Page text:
House of Commons Journal Volume 9: 3 January 1681

Journal of the House of Commons: Volume 9, 1667-1687. Originally published by His Majesty's Stationery Office, London, 1802.

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Citation:

'House of Commons Journal Volume 9: 3 January 1681', Journal of the House of Commons: Volume 9, 1667-1687, (London, 1802), pp. 696-699. British History Online https://www.british-history.ac.uk/commons-jrnl/vol9/pp696-699 [accessed 17 June 2024].

. "House of Commons Journal Volume 9: 3 January 1681", in Journal of the House of Commons: Volume 9, 1667-1687, (London, 1802) 696-699. British History Online, accessed June 17, 2024, https://www.british-history.ac.uk/commons-jrnl/vol9/pp696-699.

. "House of Commons Journal Volume 9: 3 January 1681", Journal of the House of Commons: Volume 9, 1667-1687, (London, 1802). 696-699. British History Online. Web. 17 June 2024, https://www.british-history.ac.uk/commons-jrnl/vol9/pp696-699.

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In this section

Lunæ, 3 die Januarii, 1680.

Prayers.

Post Office.

ORDERED, That Sir Robert Clayton be added to to Committee appointed to inspect the Law made for the erecting and settling the Post Office; and to bring in a Bill or Bills for regulating the Post Office.

Elers', &c. Nat.

An ingrossed Bill for the Naturalization of Peter Elers, and others, was read a Third time.

Resolved, That the Bill do pass: And that the Title be, An Act for the Naturalization of Peter Elers, and others, Aliens born.

Ordered, That Mr. Papillon do carry up the said Bill to the Lords for their Concurrence.

Scotch Cattle.

An ingrossed Bill for prohibiting the Importation of Castle from Scotland was read a Third time.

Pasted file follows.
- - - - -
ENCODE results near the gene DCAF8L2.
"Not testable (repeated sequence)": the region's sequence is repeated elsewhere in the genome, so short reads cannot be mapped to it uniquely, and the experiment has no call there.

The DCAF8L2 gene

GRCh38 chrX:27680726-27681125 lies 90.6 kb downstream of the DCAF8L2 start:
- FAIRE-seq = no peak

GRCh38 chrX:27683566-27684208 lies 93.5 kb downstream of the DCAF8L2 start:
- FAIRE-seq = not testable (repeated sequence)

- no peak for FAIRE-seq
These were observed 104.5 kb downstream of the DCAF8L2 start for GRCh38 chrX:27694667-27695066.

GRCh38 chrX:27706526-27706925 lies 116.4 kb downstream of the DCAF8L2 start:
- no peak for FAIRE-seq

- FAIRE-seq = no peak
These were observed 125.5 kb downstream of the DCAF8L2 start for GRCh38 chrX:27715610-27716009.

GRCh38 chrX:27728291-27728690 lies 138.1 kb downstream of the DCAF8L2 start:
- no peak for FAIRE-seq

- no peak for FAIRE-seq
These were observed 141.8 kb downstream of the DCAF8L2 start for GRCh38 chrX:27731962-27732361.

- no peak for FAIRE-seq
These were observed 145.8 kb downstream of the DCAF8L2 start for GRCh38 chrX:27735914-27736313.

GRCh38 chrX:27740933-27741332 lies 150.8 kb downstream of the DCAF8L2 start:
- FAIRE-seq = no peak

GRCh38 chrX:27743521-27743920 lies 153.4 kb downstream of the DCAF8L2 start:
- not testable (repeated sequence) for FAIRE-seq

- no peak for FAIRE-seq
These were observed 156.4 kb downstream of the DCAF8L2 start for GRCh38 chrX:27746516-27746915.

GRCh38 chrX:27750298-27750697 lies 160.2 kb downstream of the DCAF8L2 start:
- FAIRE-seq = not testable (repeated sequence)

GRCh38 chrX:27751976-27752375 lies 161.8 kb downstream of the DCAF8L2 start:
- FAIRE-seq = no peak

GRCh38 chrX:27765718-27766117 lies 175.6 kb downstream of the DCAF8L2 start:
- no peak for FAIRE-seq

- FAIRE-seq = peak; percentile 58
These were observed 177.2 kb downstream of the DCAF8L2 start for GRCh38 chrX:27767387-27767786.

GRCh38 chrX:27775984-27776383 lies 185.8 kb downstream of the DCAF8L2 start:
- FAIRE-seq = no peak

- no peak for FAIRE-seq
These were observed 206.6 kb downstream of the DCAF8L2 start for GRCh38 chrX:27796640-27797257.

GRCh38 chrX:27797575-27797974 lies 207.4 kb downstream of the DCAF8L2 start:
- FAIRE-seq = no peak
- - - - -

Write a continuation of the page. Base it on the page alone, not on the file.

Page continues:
Resolved, That the Bill do pass: And that the Title be, An Act limiting the Times of Importation of Cattle from Scotland.

Ordered, That Sir George Downing do carry up the Bill to the Lords for their Concurrence.

Corporations.

A Bill for repealing an Act made in the Thirteenth Year of his now Majesty's Reign, intituled, An Act for the Well-governing and Regulating of Corporations, was read the First time.

Resolved, That this Bill be read a Second time on Thursday Morning next.

Superstitious Bequests.

A Bill for the better Discovery of the Settlements of Estates for superstitious Uses, was read the First time.

Resolved, That the Bill be read a Second time on Friday Morning next, after Ten of the Clock, in a full House.

Steyning Election.

Mr. Treby reports from the Committee of Elections and Privileges, to whom the Matter touching the Election for the Borough of Steyning in the County of Sussex, was referred, That the Committee, having taken the same into their Consideration, had agreed upon Two Resolves: Which he read in his Place; and afterwards delivered them in at the Clerk's Table: Where the same being read, are as follows; viz.